Selley was the main person who saw that the proper tag was given to each casualty.  The tag was for identification, brief explanation of the injuries and a record for the regiment.  Such records were essential for future medals, disability pensions, statistics, Army files and family information.

Emphasis was on teamwork. “All of us medics in the station were part of a team,” he said.  “We knew what to do when a wounded man was sent to us.  Often I performed emergency treatment and procedures that the assigned doctor in our station could not do.  He was too busy to do it all.  We had to pitch in and do everything we could.  Often the doctor went from one casualty to another giving advice to the medic as to what should be done.

Medics Crit Nash, Harry Kane & Harold Selley in Korea

Medics Crit Nash, Harry Kane & Harold Selley in Korea

“The doctor knew the medic’s capabilities.  This is not meant to be arrogant in nature.  It simply means that we medics treated so many casualties (hundreds) that we became rather proficient.  We performed emergency amputations, treated spinal injuries, worked on *pneumothoraxes, did emergency repairs on fractured bones, stopped bleeding, removed shrapnel and attended to shock (most were in shock!).

” Many died before we could get them evacuated to the rear.  Dead and wounded were all around us daily.  Often we went without sleep during a heavy fighting.  I went without sleep for 4 days once, working continuously on wounded.”  Selley knew of course that the infantrymen in the frontline battles also went long periods without sleep – for days on end!

“My medical company lost several aid stations, including the doctors and medical personnel.  We were always in danger of being attacked by the enemy.  The medics assigned to the aid stations in the battalions knew their life expectancy was short.  Memory of these men should always heralded as valor and total allegiance to the fighting men, Army and United States.”

doctor and medic w/ wounded soldier

doctor and medic w/ wounded soldier

For Selley, the memories of being under artillery fire, strafed by planes several times and close to small arms fire will always be remembered.  But for him, the most memorable thoughts are the wounded.  “I saw about every possible injury that could happen.  I got to the point that no injury was too tough to handle, that is, too tough to examine or treat.  But, when the wounded died in my hands, that is when I realized I was so inadequate in helping someone.  I was drenched in blood most of the time.  I tried with all my being to help people live, and when they died, I felt so helpless.  I didn’t have time to feel sad or even weep over them.  That came later, much later, after I returned from Korea – and still to this day.”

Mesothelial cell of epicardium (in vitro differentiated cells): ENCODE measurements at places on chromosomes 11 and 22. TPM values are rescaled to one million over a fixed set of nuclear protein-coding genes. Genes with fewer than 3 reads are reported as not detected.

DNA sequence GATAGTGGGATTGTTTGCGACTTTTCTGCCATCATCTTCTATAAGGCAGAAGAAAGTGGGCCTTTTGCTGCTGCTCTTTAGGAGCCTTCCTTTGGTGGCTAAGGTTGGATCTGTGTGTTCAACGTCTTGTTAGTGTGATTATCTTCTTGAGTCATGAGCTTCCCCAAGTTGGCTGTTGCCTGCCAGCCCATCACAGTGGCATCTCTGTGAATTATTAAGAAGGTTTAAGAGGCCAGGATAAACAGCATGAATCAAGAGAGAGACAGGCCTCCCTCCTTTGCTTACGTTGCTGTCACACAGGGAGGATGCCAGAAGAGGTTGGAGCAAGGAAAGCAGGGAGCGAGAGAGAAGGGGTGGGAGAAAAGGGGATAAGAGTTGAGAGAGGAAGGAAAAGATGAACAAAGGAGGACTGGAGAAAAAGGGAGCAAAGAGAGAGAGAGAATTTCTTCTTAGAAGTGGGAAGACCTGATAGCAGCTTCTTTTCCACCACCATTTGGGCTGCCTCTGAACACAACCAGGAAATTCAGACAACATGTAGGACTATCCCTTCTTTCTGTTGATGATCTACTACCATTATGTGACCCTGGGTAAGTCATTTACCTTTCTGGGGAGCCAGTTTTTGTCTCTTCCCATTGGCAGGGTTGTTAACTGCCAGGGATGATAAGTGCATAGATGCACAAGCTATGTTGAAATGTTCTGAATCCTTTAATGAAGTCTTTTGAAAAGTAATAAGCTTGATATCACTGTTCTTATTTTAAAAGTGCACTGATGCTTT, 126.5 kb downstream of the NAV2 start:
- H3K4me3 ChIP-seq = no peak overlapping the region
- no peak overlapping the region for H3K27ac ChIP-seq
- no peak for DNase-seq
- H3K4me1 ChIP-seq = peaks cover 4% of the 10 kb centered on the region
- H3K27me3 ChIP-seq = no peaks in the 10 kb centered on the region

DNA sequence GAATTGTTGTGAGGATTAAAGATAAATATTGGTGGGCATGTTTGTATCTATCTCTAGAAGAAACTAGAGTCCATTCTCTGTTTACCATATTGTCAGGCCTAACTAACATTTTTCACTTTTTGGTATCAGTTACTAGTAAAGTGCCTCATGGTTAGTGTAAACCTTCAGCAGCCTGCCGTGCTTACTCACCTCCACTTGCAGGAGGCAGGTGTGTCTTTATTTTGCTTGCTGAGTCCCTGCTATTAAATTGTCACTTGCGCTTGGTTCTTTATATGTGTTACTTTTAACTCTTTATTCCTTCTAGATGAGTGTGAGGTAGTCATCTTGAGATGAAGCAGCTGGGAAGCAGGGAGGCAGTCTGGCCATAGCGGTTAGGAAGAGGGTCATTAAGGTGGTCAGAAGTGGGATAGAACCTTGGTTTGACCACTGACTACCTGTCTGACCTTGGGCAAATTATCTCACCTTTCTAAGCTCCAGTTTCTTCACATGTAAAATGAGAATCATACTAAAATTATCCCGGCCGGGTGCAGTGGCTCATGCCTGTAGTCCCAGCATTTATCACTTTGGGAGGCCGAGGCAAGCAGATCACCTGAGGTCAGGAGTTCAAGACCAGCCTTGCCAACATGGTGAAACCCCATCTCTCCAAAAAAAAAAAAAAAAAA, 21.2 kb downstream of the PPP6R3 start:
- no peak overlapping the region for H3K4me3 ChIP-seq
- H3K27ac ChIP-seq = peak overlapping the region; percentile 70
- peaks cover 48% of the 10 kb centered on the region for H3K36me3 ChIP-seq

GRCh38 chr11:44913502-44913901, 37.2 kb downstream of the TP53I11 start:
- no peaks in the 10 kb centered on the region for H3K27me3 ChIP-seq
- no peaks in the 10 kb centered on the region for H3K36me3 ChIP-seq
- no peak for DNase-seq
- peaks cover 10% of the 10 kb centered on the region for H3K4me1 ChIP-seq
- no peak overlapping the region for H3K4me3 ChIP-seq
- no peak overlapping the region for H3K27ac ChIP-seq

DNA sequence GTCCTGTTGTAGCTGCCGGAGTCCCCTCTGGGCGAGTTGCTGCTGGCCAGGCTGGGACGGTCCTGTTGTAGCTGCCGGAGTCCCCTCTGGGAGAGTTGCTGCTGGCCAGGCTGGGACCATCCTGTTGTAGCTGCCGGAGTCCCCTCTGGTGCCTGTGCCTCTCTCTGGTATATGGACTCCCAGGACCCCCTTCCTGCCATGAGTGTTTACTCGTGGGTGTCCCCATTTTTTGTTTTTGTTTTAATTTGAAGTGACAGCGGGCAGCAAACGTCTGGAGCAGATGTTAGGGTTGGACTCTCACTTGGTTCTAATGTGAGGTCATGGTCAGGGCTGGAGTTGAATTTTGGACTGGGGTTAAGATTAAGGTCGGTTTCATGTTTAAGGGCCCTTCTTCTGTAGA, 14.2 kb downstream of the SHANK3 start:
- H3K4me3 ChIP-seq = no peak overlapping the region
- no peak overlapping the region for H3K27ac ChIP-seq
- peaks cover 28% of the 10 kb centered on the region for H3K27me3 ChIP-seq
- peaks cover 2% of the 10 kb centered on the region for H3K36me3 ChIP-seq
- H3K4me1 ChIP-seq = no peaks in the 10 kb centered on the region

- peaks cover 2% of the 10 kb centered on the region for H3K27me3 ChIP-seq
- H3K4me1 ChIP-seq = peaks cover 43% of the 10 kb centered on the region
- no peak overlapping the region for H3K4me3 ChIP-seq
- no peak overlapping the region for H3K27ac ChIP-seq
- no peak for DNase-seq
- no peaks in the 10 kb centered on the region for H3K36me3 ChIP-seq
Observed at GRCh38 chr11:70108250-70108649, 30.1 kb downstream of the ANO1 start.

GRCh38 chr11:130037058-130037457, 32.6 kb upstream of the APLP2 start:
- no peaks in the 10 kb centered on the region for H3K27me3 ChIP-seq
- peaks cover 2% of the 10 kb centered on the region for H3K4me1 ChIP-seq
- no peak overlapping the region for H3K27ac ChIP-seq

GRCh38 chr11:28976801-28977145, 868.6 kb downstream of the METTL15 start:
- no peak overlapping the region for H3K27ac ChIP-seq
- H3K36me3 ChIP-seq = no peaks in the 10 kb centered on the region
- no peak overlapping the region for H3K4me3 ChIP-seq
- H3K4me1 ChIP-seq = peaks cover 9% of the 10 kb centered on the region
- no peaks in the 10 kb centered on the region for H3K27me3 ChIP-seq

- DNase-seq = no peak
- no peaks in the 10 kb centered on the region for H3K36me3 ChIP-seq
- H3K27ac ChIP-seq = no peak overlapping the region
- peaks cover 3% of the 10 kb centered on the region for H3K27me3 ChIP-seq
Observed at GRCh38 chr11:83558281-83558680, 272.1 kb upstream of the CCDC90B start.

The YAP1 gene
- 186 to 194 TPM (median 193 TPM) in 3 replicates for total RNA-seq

Selley returned to his home and college only to find the younger students did not share his thoughts on America.  They had not been through a war and were conditioned to be isolated from the unpleasantries of life.  The final line of his story reads  – “Let us not make this a forgotten war!”____Harold Selley 2001

*pneumothoraxes: an abnormal collection of air in the area between the lung and chest wall; usually caused by blunt force trauma during combat.

This story was taken and condensed from HERE>

This site is large enough and interesting enough to get lost in for days – enjoy!

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Farewell Salutes –

Alwyn Berland – Toronto, Canada & Chicago, IL; US Navy, WWII

George Allen – Bethesda, MD; US Army, WWII, ETO

U.S. Navy emblem

U.S. Navy emblem

Leonard Coleman – Delray Beach, FL; US Army, WWII

Walter “Mick” Hocker – Portland, ME; US Navy, Capt. (Ret.)

Colin G. Mitchel – New Zealand; Australian Imperial Force, WWII # 120010, Cpl., Sig. 35th Infantry Battalion

Raymond Monte – Chicago, IL; US Army, WWII

William Ridenour – Wilshire, OH & Lake Worth, FL; US Navy, WWII

James Skene – Fairview, TX; US Navy, Korea

Edward K. Steffen – Ahwatukee, AZ; US Navy, Vietnam

Andrew A. Turner – Auckland, NZ; Regt. # 596141v, SA Air Force

Nicholas Vitucci – Riverhead, NY; US Navy, SeaBee

Richard J. Watkins – Papatoetoe, NZ; RAF # 4078049, Korea